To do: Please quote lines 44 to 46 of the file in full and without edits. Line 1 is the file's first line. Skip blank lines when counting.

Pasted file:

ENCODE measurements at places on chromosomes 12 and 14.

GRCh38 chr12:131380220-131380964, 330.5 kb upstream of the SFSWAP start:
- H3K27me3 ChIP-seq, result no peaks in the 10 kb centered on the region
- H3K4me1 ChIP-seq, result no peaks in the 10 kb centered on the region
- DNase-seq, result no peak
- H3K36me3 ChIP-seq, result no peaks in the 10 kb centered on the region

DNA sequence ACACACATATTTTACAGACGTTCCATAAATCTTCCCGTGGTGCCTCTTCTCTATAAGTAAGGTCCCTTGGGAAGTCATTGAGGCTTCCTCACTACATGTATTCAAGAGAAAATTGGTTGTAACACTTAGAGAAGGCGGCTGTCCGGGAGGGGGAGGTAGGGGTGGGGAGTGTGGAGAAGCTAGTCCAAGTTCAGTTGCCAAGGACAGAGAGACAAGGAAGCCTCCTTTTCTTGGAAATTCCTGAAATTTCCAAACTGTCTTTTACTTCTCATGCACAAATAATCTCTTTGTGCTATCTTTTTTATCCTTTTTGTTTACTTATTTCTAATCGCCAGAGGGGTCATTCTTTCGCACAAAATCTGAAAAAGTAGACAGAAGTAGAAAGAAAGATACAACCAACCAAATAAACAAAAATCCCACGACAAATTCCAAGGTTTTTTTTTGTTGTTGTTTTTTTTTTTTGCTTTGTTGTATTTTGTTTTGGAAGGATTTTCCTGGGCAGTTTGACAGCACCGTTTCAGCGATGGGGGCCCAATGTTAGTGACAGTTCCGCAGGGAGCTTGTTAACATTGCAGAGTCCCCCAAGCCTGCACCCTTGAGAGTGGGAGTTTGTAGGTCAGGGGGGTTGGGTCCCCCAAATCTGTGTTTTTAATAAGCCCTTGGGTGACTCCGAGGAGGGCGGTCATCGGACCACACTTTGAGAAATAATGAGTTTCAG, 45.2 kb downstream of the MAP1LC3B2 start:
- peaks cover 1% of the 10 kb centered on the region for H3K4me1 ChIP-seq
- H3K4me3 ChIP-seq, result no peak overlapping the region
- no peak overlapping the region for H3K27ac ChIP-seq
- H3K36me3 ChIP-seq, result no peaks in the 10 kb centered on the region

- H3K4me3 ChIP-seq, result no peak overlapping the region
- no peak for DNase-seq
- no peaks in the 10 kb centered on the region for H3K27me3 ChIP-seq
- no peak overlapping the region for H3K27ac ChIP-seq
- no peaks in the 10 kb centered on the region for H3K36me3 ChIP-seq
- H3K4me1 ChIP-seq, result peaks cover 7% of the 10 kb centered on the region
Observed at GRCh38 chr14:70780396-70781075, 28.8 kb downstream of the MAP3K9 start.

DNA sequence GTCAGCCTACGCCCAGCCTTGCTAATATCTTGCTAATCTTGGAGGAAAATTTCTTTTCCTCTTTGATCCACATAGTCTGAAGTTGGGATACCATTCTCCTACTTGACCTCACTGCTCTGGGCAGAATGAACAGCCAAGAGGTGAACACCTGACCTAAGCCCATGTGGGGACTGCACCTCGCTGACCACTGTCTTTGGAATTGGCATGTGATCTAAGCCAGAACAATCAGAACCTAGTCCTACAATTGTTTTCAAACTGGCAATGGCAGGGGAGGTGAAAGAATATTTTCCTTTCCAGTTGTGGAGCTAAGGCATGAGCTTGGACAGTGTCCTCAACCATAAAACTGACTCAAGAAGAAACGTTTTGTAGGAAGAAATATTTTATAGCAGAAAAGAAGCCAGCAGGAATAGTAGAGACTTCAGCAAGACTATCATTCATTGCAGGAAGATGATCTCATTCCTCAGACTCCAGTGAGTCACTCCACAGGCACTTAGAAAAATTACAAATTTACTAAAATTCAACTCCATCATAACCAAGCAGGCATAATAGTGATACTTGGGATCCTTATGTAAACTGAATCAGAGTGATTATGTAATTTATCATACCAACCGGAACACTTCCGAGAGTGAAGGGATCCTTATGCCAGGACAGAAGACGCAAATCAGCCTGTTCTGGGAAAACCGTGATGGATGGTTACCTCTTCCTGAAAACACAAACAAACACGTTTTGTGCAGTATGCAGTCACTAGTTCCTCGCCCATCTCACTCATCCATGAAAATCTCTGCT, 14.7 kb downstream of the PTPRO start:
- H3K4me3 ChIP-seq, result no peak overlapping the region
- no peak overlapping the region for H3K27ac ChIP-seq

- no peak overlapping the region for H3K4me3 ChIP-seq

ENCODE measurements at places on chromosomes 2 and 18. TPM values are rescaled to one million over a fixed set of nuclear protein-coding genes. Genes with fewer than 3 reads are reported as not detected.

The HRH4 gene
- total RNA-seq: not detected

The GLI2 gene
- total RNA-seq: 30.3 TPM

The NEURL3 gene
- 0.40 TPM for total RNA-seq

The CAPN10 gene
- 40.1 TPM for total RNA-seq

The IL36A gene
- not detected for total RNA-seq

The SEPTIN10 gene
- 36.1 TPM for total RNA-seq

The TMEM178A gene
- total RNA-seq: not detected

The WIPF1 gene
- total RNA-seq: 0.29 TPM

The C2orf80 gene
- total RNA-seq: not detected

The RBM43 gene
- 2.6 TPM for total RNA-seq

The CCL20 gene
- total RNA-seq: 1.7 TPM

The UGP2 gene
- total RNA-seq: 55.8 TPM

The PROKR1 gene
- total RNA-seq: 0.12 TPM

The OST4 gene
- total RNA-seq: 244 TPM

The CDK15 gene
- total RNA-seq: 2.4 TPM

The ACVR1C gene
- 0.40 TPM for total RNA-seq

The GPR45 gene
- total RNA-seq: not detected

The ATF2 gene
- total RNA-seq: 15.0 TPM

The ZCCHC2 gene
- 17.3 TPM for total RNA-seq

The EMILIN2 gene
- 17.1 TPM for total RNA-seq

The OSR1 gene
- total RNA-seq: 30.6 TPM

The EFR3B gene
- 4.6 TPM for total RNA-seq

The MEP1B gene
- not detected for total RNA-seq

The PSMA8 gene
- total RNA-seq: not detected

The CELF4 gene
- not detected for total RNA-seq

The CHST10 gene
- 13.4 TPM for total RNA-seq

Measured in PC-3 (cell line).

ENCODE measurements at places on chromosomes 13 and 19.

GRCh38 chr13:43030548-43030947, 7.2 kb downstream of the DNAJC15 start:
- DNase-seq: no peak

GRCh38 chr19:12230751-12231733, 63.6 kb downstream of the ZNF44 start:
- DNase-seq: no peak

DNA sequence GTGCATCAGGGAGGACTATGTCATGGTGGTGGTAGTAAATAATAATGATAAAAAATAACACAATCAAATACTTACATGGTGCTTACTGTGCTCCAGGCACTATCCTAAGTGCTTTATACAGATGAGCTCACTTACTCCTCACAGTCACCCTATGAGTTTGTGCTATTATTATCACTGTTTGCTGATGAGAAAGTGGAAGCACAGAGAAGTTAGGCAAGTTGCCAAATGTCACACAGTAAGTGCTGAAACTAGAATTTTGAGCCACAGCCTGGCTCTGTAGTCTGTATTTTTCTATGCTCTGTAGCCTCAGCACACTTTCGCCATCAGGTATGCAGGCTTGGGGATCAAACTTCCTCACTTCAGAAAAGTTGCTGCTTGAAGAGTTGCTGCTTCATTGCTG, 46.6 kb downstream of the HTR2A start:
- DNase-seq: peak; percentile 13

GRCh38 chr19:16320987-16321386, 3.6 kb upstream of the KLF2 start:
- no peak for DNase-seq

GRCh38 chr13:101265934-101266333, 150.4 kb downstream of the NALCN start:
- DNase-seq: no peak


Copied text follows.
The CCL20 gene
- total RNA-seq: 1.7 TPM

The UGP2 gene